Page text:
ZydoSEO - 3:11 am on Aug 1, 2012 (gmt 0)
One might ask the same question of content. What if you change/update the content on a page two months after its first spidered? Does that content become less valuable once the engines notice it has changed? I doubt very seriously any such devaluing occurs.
And links (whether navigational or contextual) are part of the content of a page. And I have seen zero evidence that they get devalued somehow because they were not there with the page was initially crawled.
If you think about what you're asking, adding links to content that has already been crawled is absolutely natural... in fact... it's an absolute necessity.
Think about how you build a new site. As you add new pages you HAVE to go back and link older pages to them somehow in order for the new pages to get crawled (unless you plan to have a site with a bunch of orphaned, non-interconnected pages using only a sitemap.xml to help the engines discover those pages... but then the "web" would not be a "web". I wouldn't recommend it! LOL)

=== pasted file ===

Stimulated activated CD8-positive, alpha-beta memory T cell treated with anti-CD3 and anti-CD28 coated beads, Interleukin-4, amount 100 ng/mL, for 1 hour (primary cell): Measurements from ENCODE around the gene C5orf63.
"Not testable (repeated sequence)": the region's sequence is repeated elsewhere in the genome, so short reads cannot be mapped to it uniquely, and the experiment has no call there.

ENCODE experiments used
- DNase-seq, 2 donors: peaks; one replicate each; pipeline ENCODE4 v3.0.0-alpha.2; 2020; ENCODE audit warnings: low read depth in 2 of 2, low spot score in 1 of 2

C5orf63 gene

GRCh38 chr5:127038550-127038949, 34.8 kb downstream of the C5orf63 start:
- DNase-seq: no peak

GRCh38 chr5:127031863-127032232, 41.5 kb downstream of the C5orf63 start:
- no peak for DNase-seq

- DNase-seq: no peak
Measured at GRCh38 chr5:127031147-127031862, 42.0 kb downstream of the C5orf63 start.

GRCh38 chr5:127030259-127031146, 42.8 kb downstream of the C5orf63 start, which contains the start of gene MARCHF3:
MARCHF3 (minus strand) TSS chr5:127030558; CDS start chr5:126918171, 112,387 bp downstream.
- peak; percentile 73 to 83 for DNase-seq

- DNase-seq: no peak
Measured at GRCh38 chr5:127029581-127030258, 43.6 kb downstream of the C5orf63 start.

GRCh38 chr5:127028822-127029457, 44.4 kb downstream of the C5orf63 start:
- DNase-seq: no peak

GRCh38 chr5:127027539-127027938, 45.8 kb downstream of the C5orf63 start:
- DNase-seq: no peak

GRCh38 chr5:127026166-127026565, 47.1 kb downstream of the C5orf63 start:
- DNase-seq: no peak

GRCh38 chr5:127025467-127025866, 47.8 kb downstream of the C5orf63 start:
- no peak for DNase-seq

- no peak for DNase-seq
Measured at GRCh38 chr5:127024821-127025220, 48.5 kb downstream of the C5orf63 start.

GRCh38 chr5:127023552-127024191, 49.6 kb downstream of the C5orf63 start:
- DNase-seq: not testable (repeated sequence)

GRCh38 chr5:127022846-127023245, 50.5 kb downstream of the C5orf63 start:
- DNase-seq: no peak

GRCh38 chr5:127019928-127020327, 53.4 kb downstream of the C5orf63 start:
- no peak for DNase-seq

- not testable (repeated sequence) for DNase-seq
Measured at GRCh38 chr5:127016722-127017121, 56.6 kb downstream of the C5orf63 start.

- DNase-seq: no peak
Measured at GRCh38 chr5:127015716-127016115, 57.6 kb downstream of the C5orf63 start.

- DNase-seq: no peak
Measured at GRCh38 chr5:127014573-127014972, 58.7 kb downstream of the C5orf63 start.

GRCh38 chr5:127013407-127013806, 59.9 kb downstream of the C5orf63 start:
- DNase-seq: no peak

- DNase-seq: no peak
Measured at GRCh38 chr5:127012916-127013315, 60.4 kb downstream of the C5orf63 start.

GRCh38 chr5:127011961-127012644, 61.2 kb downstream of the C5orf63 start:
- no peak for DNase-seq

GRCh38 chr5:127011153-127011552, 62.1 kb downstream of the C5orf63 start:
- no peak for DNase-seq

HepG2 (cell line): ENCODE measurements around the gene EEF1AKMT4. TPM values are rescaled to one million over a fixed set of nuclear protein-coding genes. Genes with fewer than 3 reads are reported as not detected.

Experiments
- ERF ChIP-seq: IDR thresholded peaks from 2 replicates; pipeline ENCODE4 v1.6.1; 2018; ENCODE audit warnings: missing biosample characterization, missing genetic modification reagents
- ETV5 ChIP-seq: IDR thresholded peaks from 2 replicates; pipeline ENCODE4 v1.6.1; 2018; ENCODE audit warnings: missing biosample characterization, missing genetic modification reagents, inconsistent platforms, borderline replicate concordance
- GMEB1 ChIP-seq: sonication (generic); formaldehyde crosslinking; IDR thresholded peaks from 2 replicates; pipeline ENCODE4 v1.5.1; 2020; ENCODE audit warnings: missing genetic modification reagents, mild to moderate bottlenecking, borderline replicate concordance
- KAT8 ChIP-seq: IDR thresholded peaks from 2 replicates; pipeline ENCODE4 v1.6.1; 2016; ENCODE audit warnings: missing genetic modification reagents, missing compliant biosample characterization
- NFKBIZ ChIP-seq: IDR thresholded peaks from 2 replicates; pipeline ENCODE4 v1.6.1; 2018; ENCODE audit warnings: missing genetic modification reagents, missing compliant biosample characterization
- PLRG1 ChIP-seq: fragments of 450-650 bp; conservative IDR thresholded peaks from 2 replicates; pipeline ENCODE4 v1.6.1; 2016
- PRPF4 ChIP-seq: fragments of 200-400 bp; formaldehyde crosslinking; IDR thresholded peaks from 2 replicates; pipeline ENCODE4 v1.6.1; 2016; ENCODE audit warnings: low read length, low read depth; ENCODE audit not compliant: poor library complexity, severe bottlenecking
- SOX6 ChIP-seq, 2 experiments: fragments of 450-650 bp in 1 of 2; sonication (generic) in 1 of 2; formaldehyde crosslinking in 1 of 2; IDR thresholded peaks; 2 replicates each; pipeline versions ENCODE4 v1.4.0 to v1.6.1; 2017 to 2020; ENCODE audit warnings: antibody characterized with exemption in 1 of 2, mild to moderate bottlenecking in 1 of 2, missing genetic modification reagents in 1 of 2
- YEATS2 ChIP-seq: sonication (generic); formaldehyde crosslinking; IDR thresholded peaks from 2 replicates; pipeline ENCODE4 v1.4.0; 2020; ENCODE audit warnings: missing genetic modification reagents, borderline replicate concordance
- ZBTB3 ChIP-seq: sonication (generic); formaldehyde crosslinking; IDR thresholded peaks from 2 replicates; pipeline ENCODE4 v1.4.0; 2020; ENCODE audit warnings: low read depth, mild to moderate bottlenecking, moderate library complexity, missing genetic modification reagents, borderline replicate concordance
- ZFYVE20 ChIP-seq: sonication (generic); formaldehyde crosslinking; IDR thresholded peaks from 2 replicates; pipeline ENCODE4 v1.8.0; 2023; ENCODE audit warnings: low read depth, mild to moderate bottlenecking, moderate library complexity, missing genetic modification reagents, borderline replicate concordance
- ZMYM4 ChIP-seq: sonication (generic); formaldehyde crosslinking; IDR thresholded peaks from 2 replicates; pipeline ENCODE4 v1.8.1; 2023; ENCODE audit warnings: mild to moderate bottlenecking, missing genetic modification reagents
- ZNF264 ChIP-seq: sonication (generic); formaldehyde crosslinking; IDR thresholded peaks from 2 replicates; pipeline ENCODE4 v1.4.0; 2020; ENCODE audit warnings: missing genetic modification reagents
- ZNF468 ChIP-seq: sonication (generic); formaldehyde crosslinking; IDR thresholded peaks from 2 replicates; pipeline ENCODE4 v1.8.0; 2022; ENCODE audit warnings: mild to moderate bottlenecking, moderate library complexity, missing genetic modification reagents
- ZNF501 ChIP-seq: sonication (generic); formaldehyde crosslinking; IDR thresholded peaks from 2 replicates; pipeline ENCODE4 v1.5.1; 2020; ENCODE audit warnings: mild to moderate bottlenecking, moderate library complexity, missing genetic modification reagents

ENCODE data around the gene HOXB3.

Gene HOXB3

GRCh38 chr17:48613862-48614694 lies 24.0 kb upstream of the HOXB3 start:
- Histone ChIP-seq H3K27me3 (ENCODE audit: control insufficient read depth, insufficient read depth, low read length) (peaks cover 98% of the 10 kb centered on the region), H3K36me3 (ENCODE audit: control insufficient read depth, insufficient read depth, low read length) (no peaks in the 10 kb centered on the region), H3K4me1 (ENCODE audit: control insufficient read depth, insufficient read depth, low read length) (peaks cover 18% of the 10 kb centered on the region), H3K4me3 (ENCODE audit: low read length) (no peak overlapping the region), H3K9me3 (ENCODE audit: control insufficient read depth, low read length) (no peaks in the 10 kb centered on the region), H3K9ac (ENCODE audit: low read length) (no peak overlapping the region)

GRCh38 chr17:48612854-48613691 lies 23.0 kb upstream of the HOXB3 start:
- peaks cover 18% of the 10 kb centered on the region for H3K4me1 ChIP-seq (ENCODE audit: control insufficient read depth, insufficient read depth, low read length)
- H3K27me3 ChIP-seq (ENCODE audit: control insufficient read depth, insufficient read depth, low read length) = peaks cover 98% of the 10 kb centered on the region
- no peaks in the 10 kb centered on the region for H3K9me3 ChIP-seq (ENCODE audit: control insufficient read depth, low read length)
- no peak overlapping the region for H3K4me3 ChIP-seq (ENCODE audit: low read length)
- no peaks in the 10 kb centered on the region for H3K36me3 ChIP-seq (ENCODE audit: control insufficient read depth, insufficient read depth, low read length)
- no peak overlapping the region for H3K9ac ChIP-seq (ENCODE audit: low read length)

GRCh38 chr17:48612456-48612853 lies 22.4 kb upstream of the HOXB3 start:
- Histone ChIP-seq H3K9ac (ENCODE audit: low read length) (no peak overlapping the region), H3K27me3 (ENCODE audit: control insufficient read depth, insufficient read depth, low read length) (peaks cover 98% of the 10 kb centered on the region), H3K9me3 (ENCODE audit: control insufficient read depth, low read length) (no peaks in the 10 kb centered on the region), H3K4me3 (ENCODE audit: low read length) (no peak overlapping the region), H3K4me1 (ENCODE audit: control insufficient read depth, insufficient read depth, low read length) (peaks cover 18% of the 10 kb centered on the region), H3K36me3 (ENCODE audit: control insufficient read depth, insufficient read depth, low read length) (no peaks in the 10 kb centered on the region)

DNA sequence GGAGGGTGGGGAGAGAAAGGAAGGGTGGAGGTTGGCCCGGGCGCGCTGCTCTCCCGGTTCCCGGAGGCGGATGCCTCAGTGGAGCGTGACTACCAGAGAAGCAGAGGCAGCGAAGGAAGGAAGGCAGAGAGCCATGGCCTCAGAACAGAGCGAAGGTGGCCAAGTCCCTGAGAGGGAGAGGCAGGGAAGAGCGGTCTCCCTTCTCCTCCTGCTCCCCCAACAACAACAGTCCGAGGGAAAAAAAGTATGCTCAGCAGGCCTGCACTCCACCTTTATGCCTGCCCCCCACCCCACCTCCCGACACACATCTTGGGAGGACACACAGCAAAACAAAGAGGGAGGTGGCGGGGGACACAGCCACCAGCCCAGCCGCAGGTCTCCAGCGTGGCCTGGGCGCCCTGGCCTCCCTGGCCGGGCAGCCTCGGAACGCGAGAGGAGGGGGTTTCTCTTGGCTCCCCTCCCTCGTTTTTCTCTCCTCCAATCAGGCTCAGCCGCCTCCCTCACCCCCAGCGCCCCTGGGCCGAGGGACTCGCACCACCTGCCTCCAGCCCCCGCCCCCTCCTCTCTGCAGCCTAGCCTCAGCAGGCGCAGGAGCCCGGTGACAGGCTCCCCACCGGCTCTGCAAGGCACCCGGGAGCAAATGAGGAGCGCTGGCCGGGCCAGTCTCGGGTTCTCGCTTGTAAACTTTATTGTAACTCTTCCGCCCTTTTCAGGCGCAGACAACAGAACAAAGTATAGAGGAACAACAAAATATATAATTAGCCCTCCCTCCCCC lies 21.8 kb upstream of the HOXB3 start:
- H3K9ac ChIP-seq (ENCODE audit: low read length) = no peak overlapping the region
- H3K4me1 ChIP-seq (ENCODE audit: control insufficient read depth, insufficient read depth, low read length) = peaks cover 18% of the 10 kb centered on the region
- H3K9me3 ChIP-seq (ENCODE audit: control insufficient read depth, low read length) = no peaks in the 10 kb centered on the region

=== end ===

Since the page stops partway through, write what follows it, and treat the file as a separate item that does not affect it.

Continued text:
Additionally, very few pages on the web remain indefinitely as originally published. In general pages tend to change over time... Even articles/posts which might remain the same, the templates around them (sidebar widget contents, navigation, etc.) change.
If such devaluing existed, I would think pretty much every site on the web would be guilty of doing this. Very few sites (or pages for that matter) get published and never change. Wikipedia an extreme case of where this very thing happens all of the time on massive scale. They don't seem to be hurting from it.